Alternative ways of presenting the results of the Olympics has become more popular in recent years. Google – as other media outlets – did alternative medal counts allowing you to rank the medals not by their absolute numbers, but by other indicators such as population, GDP, or even more quirky themes such as fans or healthy eating. Continue reading
The Rio Olympics, the first on the South American continent, ended after a total of 972 medals were handed out in 306 events. Approximately 11500 athletes competed in 28 sports for a total of 306 gold, 307 silver and 359 bronze medals. The following cartogram series sums up the most successful of all participating countries by resizing each country according to the number of medals going to athletes from there:
Rio 2016, this year’s Summer Olympic Games are about to start. Following the suspension of a large number of Athletes from the Russian team, 11239 athletes are participating in the event, competing for 306 sets of medals. The following map gives an overview of where participants at this year’s event are from, still proving the overall picture of previous games with the wealthy parts of the world dominating the picture, but this year also with a larger number of athletes from South America and especially from Brazil as the host nation. Brazil as the host nations did not have to go through all qualifying rounds and received automatic entry in some disciplines. Also shown in this image is the all-time medal count from all modern Summer Olympics (1896 to 2012) as proportional circles on top of each country:
The world is ever changing. This year, we live on a planet of 7.4 billion people who contribute products and services worth approximately US$80 trillion in nominal terms. However, population and wealth as measured in GDP activity are not distributed equally across the world which remains one of the challenges of our time. The following two cartograms illustrate this by highlighting where people are and where in contrast GDP wealth is made – the unequal distributions in our world today are quite obvious:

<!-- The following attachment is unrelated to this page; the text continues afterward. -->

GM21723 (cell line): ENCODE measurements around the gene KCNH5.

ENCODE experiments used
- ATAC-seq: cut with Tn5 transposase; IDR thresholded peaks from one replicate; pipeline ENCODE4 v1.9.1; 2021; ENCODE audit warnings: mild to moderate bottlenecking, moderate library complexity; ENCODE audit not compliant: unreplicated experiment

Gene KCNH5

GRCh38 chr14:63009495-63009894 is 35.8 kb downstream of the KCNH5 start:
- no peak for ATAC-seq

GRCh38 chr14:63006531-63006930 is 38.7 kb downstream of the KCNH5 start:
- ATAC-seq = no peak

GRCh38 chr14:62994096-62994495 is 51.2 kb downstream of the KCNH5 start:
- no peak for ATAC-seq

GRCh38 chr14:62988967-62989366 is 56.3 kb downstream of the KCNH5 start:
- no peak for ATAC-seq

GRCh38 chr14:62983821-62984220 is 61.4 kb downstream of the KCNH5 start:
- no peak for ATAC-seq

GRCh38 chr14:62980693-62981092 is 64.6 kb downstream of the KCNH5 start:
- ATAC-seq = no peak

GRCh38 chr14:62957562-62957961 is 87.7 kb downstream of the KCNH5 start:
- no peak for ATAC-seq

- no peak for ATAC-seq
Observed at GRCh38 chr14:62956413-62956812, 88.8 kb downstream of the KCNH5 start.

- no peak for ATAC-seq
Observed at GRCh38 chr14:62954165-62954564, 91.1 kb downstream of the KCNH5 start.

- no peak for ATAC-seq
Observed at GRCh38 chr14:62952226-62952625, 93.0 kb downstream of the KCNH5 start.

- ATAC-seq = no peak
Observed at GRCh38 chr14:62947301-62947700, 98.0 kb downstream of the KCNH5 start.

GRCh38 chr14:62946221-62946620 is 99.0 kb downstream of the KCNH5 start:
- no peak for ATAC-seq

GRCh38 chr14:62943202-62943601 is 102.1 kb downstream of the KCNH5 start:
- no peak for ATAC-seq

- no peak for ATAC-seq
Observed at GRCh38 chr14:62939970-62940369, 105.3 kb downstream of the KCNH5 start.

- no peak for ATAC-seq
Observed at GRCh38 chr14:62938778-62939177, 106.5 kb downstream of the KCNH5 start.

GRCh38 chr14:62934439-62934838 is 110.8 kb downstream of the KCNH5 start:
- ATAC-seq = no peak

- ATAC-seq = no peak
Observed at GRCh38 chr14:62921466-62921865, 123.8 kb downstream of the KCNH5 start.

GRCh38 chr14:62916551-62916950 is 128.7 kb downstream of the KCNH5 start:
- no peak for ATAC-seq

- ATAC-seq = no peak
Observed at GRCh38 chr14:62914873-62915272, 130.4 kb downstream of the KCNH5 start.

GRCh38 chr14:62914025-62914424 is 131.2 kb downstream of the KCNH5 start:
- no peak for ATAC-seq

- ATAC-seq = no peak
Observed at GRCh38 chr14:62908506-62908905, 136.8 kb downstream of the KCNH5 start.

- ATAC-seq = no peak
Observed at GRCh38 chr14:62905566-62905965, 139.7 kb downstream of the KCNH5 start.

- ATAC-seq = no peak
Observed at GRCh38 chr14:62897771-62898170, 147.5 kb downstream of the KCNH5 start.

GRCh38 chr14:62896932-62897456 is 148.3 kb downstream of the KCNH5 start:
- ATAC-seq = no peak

April 18th marks the International Day for Monuments and Sites declared by UNESCO in 1983. Most important element in UNESCO’s efforts in preserving the world’s cultural and natural heritage are the currently 1031 World Heritage Sites around the world managed by the World Heritage Centre. The following cartogram shows the global distribution of all sites, as well as splitting these by category in the smaller sized maps below the main map (802 cultural sites, 197 natural sites and 32 described as mixed properties):
1,321,560 persons have applied for asylum in the European Union in 2015 according to Eurostat. Eurostat defines an asylum applicant as “a person having submitted an application for international protection or having been included in such application as a family member during the reference period”. This is not the number of granted asylum claims, neither does it mean that this is a figure for first-time applicants but includes all claims having been made in that year.
The spatial patterns for these figures are very different than those arriving as refugees on the shores of the Mediterranean (see here for 2015), as are the number of asylum claims in the past year. The following two cartograms put these figures into their spatial context by providing two different ways of interpreting the data. The first map is a cartogram where countries of the European Union are resized according to the total number of asylum applicants in the past year (all countries having more than 50,000 applications are labelled in that map). The second map shows this in relative proportions drawn on a population cartogram. Here the basemap shows the EU countries resized according to their total population, i.e. providing an impression of each country’s population share, and indicates the relative number of asylum seekers measured in asylum applications per 1 million population: